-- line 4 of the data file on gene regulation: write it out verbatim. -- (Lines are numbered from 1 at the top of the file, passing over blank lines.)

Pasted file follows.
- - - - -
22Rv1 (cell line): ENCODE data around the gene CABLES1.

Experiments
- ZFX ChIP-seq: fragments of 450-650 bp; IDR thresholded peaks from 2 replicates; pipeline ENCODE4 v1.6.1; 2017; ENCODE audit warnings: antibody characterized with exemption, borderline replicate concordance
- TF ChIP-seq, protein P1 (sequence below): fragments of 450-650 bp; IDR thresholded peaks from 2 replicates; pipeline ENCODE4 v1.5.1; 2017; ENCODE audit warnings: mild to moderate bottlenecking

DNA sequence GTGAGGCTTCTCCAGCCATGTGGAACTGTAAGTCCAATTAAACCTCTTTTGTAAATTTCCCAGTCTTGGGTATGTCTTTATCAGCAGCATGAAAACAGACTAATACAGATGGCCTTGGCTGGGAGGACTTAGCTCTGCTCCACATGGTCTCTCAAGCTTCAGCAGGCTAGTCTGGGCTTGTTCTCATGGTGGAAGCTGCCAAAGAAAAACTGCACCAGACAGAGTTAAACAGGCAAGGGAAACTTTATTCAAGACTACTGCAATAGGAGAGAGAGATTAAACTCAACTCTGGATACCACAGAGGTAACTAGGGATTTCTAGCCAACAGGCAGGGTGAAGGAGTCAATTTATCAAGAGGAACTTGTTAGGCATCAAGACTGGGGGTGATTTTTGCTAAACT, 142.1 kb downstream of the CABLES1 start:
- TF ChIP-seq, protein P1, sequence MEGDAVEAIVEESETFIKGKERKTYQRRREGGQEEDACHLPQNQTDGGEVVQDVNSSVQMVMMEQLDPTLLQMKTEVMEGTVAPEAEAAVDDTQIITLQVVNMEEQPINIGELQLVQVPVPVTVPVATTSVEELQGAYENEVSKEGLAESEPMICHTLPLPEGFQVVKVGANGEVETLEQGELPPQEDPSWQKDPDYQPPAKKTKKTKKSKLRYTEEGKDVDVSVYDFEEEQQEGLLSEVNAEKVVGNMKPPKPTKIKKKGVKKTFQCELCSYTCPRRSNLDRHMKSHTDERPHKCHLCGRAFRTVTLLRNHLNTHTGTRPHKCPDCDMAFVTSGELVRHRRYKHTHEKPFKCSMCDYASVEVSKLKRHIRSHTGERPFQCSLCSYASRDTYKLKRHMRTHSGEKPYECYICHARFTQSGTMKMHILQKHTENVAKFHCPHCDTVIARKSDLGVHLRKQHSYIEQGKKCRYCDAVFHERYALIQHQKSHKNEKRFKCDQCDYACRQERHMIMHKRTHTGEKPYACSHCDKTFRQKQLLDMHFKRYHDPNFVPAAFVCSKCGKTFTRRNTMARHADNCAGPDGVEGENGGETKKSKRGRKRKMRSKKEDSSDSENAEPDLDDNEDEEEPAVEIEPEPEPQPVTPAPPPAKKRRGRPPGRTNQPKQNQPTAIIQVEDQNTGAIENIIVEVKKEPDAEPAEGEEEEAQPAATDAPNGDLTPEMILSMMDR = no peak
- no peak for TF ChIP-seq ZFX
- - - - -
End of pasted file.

- TF ChIP-seq, protein P1 (sequence below): fragments of 450-650 bp; IDR thresholded peaks from 2 replicates; pipeline ENCODE4 v1.5.1; 2017; ENCODE audit warnings: mild to moderate bottlenecking